On the sunny July morning in 1965 that John Hembling, geologist and exploration manager for a mining company, and a companion geologist stepped from a helicopter atop a mountain ridge in north-central British Columbia they expected it would be another routine day of reconnaissance and survey.
For several weeks they had been studying this mineral-rich terrain about 70 miles north of-Hazelton. Working above the timberline they had a sweeping view of the country's rocky peaks, some of which already bore the mark of mining development. Soon they would submit their report on the feasibility of further development.
But on this particular day they were to have the unexpected opportunity of making a study of a much different sort. "It was about 10 o'clock and we had just set up our equipment after the helicopter left," Hembllng told us, "when we saw a silvery object, shining in the sun, appear over a small ridge below us. It had a flattened-out look and our first reaction was that it was some kind of delta-wing aircraft. We soon realized it was not."
Facing west away from the sun, with the object below them about half a mile away, they had a clear view of what was happening.
"The object was about 50 ft. in diameter," he said. "On top of its dome there was a little knob, and around the base of the dome there were circular markings. They might have been some kind of riveting, or even windows. They were a bit too small to tell.
"Below these, on the face of the disc itself, there were larger rectangular markings which could have been glass or metallic. Our impression was that they were windows. As far as we could see, there were three of them."
As the two men watched in astonishment, the object moved slowly across the ridge until it was above a small glacial lake, barely more than a pond. Hovering there an instant, it then descended to less than 50ft. above the water. Again it hovered and, to the men's further amazement, lowered a pipe-like instrument from its underside into the water. "At first we thought it was something like a rope-ladder," Hembling said, "but it didn't just drop down. It came out smoothly and steadily as if under mechanical control."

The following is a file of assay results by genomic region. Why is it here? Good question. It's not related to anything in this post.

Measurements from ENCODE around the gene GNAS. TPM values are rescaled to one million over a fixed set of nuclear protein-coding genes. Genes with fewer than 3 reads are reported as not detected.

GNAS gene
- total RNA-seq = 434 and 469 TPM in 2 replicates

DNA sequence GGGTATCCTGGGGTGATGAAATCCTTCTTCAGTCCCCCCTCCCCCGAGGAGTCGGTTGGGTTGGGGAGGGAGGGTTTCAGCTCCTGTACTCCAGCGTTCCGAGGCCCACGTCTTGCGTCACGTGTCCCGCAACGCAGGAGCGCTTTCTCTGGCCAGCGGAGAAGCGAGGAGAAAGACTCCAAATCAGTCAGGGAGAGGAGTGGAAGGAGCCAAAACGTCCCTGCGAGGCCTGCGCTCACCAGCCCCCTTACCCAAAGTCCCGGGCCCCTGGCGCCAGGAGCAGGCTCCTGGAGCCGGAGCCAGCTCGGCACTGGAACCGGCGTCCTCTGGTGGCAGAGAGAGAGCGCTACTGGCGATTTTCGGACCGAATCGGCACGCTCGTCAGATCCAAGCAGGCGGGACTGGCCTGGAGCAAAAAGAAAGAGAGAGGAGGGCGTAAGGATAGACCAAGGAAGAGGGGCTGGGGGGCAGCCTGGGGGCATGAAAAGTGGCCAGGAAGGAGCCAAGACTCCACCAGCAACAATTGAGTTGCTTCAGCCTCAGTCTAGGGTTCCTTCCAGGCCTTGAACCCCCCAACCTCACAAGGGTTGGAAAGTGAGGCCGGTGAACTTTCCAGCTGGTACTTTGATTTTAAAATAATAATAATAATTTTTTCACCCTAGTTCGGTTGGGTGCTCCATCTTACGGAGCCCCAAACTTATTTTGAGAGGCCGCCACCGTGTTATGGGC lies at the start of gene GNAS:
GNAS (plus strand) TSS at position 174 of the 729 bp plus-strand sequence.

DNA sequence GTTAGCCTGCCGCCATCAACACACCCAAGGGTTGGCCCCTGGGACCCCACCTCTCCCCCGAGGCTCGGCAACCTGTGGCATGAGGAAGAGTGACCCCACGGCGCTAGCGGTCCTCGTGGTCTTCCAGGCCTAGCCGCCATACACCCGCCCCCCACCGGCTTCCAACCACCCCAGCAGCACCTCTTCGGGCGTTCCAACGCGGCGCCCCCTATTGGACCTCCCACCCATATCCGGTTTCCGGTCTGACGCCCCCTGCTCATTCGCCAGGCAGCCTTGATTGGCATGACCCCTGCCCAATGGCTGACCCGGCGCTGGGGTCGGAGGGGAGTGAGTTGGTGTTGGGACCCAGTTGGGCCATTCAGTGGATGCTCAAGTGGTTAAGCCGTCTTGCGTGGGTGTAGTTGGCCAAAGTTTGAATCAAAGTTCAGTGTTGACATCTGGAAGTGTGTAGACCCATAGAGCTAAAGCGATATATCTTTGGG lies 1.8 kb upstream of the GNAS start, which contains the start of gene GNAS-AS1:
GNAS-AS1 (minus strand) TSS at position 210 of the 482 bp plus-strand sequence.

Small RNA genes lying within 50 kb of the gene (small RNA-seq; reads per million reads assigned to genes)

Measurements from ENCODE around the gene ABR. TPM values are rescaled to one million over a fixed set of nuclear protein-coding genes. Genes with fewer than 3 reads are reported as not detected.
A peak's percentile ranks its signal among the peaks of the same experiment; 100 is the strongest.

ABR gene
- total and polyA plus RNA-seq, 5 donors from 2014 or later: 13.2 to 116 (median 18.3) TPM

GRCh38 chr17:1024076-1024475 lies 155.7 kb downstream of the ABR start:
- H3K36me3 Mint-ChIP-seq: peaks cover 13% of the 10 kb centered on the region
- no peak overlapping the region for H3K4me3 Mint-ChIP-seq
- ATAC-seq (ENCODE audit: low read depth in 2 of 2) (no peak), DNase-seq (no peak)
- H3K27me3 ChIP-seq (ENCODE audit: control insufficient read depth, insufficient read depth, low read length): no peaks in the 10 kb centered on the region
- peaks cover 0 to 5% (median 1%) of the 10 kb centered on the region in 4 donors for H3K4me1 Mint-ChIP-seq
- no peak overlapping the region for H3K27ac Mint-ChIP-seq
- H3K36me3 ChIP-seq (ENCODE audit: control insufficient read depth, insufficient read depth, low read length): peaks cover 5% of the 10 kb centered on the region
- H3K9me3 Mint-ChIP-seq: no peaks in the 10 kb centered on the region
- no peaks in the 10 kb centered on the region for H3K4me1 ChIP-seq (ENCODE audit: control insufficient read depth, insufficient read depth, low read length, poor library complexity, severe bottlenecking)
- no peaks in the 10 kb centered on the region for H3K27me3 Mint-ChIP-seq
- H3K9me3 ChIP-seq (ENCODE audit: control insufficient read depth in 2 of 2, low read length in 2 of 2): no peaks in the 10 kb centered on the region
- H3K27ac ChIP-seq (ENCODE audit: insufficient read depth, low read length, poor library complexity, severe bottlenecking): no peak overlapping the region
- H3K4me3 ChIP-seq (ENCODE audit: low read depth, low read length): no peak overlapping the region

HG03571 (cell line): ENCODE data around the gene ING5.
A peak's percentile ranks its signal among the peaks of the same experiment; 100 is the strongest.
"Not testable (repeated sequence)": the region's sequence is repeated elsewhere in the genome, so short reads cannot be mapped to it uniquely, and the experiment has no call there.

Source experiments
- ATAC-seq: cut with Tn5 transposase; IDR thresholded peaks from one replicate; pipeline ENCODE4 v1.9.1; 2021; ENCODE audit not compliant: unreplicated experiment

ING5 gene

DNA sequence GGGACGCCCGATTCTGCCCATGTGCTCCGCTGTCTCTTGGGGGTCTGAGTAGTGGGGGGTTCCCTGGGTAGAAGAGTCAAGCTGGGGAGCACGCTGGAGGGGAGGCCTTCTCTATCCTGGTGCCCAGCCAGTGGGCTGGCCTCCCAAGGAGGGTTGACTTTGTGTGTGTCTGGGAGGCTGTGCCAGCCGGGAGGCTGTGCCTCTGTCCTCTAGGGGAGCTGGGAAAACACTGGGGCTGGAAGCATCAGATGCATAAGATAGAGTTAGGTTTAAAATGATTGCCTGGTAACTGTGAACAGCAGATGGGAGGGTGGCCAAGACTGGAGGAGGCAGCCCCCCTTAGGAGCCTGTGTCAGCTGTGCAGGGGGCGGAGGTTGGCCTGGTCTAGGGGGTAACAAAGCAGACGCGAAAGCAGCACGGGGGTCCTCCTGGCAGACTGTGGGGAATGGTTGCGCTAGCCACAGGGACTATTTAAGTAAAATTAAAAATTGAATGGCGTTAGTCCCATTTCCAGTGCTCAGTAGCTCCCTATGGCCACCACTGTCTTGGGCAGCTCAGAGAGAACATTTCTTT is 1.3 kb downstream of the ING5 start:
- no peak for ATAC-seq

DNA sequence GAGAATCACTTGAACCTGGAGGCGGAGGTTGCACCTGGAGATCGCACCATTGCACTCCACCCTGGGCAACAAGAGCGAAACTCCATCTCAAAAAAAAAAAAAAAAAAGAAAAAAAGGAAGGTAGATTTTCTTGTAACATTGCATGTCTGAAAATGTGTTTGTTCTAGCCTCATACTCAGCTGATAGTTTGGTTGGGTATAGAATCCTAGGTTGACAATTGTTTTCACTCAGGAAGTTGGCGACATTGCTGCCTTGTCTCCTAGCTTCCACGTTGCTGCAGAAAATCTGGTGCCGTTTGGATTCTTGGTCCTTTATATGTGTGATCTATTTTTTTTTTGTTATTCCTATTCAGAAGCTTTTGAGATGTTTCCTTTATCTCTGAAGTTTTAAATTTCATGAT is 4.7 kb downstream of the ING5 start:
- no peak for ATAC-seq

During this procedure the observers were conscious of a humming sound from the object "like a quiet electric motor." With its appendage in the lake, the disc then rotated slowly like a water-borne top until its "windows" faced the two men. “We had a distinct feeling It knew we were there," Hembling said.
After remaining in that position for about eight minutes---as the men judged it--the object withdrew its "pipe" as carefully as it had lowered it.
"It climbed slowly, then all of a sudden it was off," Hembling said. "It shot over the ridge, made a sharp turn without skidding and was out of sight in about 20 seconds. We figured it had gone 20 or 25 miles by the time it disappeared." That would give it a speed of at least 3,600 m.p.h.
So extraordinary was their experience that the two men discussed it for the rest of the day, comparing observations and impressions. They also wondered how the pictures would turn out, for a meaningful part of the whole incident was that Hembiing's companion carried a camera and took numerous shots of the sighting. But, for Hembling at least, that part of the incident was to lead to disappointment.
"I never heard from him again," he said of his companion. "He returned to the States before he had a chance to get the pictures developed, and that was the end of it. I wrote him twice asking about the pictures but he didn't reply. I don't know what happened."
Somewhere, as a result, there is a UFO witness who may have some of the most remarkable camera shots of this phenomenon ever recorded. Perhaps, as had happened before, he submitted them for official scrutiny and, after being bound to silence, failed to have them returned.
source and references:
Flying Saucer Review, Special Issue No. 2 June 1969
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